As an indirect consequence of the Syrian conflict and the broader security environment in the Middle East, Europe has faced a serious refugee and migrant crisis in the last couple of years.1
This required intensive traffic between Western policy-makers and the Turkish diplomats, in an effort to find common grounds and practical solutions. The cooperation (and at several occasions, the confrontation) between the sides occurred in three main areas.

  1. Conflict resolution, peace negotiations on Syria
  2. Status of Syrian refugees in Turkey and the EU’s financial help for them
  3. Measures were taken to stop the illegal migrant flow to Europe

On the first topic, there was a divergence between the views of the West and Turkey on the status of non-state armed groups in Syria. This is presented in the table below.

Major Non-State Armed Groups in Syria

Group Name Ideology Fought for/against
Supported By Designated Terrorist
PYD (YPG) Kurdish separatist Fought for autonomy Western Coalition By Turkey
Free Syrian Army (FSA) Moderate Against the regime Western countries, getting more  extensive support from Turkey The Syrian regime
Ahrar Al Sham Salafist Against the regime Gulf countries and Turkey, The West was distanced from this group By Russia, Iran, and the Syrian regime
Al Nusrah Front and ISIL Extremist

(AQ linked or affiliated)

Mainly against the regime but also against others No official support declared to these AQ like-minded groups UN designated terror groups


The discrepancy was not limited to the stances on the status of the above-mentioned groups. It also reflects Turkey’s shifting relations with Russia and the West. Since the start of the conflict in Syria, Turkey disagreed with Russia, became hostile to Russia and finally became a close ally of Russia. These changes have influenced Turkey’s cooperation with the West on counter-terrorism operations against ISIL as well as on the peace negotiations that involved individual European countries, the United Nations, the EU, Russia, and Turkey.

Figure : Refugees arriving to the Greek Island Lesbos

On the second topic, the status of the Syrian refugees in Turkey, the EU and Turkey agreed upon a Joint Action Plan in October 2015, which included a transfer of EU funds and technical assistance to Turkey.2 In March 2016, EU leaders agreed to take quick steps on the payment of the initially allocated €3 billion. They also promised to find additional funding (up to another €3 billion) for the “Facility for Refugees” in Turkey till the end of 2018.3 By the end of 2016, the EU allocated over EUR €2,2 billion of the €3 billion and 677 million   euro had already been given to Turkey.4 Ensuring financially sound cooperation with Turkey depends on the continuity of a proper use of the allocated money in the long term, which will depend on the success in the third and last area, the stem of the illegal migrant flow.

Finally, a core aspect of the EU-Turkey action plan was to implement an organized, legal and well-managed migratory flow from Turkey to Europe in line with EU and international law.5 This required significant operational efforts from Greece and Turkey in particular and has over the years been efficient in decreasing the number of irregular migrants. Before March 2016, around 1,740 migrants were crossing the Aegean Sea which was reduced down to 90 at the end of 2016.6 A contributing factor to this was the start of a NATO mission in the Aegean Sea after a decision taken in February 2016. For more than a year now, NATO’s Standing Maritime Group that consists of seven ships – including one from Turkey – has been operating in the Aegean Sea, supporting the broader efforts of the EU to control the flow of illegal trafficking and migration.7 A major obstacle on this subject is the political and legal problems between Turkey and Greece on several issues which include the delimitation of the “maritime boundaries; breadth of territorial waters; and the fortification of Eastern Aegean islands by Greece”.8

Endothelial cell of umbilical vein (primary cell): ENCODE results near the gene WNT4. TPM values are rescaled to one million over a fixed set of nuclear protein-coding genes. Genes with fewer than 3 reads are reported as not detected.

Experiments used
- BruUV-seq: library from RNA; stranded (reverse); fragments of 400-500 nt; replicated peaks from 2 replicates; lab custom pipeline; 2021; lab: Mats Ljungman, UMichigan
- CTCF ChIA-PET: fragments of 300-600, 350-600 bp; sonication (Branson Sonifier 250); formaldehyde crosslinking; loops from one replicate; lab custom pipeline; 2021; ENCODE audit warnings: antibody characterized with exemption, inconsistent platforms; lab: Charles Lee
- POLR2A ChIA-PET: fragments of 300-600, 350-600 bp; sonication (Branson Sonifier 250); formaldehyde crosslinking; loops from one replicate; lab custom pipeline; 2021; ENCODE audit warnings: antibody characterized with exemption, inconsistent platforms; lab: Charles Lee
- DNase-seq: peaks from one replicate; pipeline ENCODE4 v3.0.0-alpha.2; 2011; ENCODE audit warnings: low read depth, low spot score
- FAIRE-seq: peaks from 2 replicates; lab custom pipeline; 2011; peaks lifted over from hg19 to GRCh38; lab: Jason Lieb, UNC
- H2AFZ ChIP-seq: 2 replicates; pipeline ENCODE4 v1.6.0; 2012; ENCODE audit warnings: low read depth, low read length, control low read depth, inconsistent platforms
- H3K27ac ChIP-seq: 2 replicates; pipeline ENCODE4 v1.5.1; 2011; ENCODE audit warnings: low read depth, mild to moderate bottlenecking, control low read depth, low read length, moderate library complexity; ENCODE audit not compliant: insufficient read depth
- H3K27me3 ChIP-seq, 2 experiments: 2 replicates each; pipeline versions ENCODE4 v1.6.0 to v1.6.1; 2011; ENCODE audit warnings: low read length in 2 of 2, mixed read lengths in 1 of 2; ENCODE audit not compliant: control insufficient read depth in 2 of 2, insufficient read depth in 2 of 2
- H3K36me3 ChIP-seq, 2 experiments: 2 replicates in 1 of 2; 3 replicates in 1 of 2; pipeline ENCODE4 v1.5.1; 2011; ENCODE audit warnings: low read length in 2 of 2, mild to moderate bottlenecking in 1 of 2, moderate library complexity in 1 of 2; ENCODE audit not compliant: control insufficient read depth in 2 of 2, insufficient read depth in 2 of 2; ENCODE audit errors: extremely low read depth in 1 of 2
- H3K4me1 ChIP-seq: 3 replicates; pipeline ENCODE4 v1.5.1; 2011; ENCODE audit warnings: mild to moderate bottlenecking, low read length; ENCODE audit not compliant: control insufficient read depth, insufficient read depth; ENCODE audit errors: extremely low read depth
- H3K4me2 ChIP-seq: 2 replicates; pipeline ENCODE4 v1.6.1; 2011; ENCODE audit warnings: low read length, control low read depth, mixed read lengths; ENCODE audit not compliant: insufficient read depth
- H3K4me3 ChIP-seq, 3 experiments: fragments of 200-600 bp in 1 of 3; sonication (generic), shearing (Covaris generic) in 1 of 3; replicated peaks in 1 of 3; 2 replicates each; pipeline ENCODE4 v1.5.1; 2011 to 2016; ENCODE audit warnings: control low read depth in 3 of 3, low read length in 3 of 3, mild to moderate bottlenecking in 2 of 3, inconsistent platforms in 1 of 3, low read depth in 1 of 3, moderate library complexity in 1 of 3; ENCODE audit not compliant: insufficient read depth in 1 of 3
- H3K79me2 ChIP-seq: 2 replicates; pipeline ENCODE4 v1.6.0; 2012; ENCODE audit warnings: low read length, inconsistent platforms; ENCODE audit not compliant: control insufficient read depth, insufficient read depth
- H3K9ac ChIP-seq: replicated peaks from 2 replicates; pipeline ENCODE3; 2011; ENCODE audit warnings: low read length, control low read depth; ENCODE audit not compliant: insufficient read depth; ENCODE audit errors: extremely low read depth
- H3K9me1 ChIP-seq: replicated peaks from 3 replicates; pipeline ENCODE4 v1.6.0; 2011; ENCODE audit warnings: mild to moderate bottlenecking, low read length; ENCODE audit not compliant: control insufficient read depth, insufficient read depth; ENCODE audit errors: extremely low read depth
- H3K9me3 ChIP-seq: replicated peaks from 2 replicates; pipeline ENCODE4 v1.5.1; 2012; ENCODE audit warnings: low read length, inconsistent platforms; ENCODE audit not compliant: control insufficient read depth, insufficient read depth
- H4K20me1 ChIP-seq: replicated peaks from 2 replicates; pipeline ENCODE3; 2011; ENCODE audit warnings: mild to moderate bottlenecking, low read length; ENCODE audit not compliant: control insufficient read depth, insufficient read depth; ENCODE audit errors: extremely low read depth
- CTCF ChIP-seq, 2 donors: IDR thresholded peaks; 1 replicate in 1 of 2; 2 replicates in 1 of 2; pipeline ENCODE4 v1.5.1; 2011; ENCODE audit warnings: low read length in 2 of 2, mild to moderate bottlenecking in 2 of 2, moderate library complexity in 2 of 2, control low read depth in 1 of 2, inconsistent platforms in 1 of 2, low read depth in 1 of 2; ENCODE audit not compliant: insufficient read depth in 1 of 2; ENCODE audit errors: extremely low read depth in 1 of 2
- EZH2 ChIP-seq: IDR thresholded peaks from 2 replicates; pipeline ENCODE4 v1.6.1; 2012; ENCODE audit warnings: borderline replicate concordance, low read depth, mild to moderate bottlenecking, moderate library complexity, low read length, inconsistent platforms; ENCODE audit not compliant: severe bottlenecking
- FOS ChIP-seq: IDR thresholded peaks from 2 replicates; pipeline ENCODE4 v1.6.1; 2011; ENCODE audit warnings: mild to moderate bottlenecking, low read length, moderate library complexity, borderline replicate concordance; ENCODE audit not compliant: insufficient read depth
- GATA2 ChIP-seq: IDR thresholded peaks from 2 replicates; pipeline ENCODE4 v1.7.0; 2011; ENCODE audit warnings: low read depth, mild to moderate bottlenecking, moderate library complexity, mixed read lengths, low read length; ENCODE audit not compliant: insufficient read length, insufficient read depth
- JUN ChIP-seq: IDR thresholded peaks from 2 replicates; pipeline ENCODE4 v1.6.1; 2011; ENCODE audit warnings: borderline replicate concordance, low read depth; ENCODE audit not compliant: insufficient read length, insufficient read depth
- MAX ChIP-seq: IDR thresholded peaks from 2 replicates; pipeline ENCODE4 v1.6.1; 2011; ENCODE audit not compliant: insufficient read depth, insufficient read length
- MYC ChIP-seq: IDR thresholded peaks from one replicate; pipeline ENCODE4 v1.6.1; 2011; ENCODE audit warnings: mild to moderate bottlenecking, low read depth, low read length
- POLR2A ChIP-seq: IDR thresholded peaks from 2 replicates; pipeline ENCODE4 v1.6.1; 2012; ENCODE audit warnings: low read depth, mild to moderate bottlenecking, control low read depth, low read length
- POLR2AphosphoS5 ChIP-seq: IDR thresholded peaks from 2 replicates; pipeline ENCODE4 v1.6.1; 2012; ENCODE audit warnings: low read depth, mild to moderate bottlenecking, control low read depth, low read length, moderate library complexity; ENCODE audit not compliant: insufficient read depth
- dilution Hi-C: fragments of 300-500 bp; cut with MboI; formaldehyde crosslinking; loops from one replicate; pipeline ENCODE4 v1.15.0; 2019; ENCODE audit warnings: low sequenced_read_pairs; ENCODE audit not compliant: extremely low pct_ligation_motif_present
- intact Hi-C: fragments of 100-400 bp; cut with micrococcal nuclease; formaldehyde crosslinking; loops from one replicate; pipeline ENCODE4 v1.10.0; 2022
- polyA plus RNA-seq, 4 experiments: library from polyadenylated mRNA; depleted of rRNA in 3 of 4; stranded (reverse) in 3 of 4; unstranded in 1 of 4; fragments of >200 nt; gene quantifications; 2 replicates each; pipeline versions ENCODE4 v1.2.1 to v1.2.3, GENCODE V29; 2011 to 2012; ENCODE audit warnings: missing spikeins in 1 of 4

Overall, any research on the migration issue will have to consider the above-mentioned three areas. Different mechanisms are in play to respond to these problems, with either EU or NATO taking the lead. Finding temporary solutions in one area does not bring a substantial and a long-term success in the broader picture. Therefore, mechanisms should be established to ensure better cooperation between EU, Turkey, and NATO in all the three areas covered in this paper. Finally, having space restrictions, I limited myself to give a short overview in each domain. Further research is needed to present a broader picture in all the three focus areas, seeking to see the links and interactions among them.




  1. NATO Fact Sheet, “NATO’s Deployment in the Aegean Sea”, Available at: http://www.nato.int/nato_static_fl2014/assets/pdf/pdf_2016_06/20160610_1606-factsheet-aegeansea.pdf (Accessed 15 January 2017)
  2. Sophia Hoffmann, Shazier Pamuk, “Turkish Immigration Politics and the Syrian Refugee Crisis”, SWP Berlin Working Paper, March 2016
  3. European Commission – Fact Sheet, “Implementing the EU-Turkey Statement – Questions and Answers”, Brussels, 8 December 2016
  4. Communication From The Commission to the European Parliament, The European Council and the Council, “Fourth Report on the Progress made in the implementation of the EU-Turkey Statement”, 8 December 2016
  5. European Commission – Fact Sheet, “Implementing the EU-Turkey Statement
  6. European Commission – Fact Sheet, “Implementing the EU-Turkey Statement
  7. NATO Fact Sheet, “NATO’s Deployment in the Aegean Sea”, Available at: http://www.nato.int/nato_static_fl2014/assets/pdf/pdf_2016_06/20160610_1606-factsheet-aegean-sea.pdf (Accessed 15 January 2017)
  8. Mustafa Aydın, “Cacophony in the Aegean; Contemporary Turkish-Greek Relations”, The Turkish Year Book, 27, 1997